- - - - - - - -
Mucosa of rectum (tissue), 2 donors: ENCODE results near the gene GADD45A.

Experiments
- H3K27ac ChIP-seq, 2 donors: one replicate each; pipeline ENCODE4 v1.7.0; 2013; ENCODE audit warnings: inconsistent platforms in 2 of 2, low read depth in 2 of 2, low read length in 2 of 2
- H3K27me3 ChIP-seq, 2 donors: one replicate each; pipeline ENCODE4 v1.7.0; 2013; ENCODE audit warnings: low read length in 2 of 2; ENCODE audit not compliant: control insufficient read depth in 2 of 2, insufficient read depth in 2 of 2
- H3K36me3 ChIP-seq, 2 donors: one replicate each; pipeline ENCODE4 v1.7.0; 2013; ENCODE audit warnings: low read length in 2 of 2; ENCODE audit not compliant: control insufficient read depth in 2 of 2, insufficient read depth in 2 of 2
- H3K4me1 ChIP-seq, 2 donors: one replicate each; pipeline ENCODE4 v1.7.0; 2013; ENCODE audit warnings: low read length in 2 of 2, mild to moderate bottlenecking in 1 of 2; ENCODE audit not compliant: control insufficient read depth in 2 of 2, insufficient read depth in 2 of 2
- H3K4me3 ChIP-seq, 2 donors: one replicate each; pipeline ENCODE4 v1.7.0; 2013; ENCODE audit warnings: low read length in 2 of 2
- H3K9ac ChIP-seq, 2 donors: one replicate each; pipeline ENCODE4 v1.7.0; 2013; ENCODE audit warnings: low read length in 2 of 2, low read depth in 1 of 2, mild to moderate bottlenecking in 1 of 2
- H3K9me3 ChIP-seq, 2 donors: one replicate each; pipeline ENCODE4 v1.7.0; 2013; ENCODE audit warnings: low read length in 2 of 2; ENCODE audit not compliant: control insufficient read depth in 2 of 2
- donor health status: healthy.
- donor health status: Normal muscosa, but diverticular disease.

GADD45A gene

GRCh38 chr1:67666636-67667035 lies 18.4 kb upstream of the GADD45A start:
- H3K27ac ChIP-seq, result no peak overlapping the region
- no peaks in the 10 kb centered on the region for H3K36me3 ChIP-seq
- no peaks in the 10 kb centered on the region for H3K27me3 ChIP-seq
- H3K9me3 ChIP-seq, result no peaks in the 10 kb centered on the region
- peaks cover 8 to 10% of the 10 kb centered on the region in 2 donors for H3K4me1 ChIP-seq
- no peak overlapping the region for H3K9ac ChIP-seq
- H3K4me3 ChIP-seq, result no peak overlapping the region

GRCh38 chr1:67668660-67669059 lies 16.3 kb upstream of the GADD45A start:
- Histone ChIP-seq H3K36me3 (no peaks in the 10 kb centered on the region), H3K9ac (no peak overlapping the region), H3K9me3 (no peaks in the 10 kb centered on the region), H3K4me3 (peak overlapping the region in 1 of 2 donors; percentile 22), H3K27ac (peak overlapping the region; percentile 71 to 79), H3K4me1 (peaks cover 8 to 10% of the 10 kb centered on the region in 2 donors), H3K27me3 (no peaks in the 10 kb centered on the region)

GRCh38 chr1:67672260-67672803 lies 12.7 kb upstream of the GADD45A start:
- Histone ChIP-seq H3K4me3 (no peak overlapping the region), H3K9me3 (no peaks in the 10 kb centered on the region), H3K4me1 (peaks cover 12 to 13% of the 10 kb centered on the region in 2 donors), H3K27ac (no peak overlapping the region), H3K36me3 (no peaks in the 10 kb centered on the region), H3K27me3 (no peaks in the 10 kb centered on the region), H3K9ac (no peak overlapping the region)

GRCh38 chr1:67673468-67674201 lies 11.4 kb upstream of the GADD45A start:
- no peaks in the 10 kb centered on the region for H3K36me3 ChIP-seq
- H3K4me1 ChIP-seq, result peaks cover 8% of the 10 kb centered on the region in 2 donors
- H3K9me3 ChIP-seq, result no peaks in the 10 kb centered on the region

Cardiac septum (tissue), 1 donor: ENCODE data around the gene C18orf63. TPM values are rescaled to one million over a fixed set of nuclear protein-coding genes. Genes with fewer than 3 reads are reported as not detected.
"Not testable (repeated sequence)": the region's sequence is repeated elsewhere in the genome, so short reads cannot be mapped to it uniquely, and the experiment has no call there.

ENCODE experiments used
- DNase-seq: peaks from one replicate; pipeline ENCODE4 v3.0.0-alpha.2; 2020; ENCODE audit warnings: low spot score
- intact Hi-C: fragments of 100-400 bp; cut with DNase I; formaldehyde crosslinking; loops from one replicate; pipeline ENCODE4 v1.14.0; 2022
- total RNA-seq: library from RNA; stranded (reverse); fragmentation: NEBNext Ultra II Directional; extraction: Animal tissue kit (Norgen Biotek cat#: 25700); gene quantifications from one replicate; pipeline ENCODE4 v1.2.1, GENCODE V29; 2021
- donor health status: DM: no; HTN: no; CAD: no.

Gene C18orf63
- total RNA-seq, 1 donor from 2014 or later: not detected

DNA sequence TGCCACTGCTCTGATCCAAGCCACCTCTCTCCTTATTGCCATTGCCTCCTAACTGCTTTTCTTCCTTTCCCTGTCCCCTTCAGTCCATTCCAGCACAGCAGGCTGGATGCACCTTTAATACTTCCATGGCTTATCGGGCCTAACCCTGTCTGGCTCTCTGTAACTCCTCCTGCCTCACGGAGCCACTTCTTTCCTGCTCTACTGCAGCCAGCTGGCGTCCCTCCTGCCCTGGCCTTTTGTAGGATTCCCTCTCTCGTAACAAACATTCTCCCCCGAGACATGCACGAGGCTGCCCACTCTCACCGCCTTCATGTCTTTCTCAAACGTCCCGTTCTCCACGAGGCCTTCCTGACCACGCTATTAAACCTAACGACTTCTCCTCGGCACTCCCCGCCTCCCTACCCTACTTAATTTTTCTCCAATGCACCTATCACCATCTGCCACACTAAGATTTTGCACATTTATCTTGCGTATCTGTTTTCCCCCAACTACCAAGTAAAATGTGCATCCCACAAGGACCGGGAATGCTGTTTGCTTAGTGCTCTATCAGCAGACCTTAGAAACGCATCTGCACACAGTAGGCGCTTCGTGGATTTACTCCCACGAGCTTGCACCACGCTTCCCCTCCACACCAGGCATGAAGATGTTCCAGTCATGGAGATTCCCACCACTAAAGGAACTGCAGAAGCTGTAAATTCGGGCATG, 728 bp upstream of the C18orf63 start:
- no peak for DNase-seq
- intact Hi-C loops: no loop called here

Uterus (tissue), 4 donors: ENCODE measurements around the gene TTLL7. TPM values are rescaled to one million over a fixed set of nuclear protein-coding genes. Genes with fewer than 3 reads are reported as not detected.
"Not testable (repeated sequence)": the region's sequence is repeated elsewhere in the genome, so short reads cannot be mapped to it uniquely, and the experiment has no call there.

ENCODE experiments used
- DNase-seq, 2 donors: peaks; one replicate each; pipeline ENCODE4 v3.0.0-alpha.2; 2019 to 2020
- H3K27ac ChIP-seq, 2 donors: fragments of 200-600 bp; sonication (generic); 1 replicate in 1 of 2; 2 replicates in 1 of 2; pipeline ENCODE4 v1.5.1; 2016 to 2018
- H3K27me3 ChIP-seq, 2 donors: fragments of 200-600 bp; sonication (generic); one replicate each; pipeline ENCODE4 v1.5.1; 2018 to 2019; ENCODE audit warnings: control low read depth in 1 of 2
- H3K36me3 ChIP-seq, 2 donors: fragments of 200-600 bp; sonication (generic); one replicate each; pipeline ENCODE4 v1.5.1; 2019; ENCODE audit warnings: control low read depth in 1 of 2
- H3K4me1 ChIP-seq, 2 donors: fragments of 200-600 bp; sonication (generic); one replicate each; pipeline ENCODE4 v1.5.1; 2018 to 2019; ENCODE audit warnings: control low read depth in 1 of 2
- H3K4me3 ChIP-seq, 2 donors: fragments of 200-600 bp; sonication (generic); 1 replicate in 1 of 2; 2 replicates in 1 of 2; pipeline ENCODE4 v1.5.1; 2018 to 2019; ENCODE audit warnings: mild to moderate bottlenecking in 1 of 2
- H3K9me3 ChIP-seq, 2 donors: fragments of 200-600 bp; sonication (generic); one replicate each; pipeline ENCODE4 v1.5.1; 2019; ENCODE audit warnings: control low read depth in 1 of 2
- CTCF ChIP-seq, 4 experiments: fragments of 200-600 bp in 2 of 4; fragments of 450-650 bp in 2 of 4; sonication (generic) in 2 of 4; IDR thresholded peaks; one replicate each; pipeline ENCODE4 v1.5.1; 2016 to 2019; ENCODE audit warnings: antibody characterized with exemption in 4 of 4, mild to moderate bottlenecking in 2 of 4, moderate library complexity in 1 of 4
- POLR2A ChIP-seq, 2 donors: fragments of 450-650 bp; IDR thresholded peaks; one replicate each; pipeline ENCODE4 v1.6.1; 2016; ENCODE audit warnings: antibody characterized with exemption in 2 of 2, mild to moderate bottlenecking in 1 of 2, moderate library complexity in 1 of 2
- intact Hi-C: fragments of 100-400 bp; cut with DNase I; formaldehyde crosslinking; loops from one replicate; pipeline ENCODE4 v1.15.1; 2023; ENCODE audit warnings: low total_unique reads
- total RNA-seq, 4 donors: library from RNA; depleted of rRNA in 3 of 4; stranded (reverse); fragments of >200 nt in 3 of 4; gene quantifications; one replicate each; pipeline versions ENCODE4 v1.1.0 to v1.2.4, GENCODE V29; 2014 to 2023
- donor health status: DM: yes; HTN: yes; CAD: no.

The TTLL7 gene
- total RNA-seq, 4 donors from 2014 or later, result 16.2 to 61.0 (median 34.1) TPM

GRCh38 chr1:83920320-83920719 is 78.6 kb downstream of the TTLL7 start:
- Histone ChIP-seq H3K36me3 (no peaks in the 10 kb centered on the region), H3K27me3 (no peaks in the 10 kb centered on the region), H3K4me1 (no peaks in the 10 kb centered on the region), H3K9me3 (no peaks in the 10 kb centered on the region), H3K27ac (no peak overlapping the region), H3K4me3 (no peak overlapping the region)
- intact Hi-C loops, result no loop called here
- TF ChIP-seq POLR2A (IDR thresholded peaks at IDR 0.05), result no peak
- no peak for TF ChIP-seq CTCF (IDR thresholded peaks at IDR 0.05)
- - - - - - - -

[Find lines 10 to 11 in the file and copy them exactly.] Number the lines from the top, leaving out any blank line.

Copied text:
- donor health status: healthy.
- donor health status: Normal muscosa, but diverticular disease.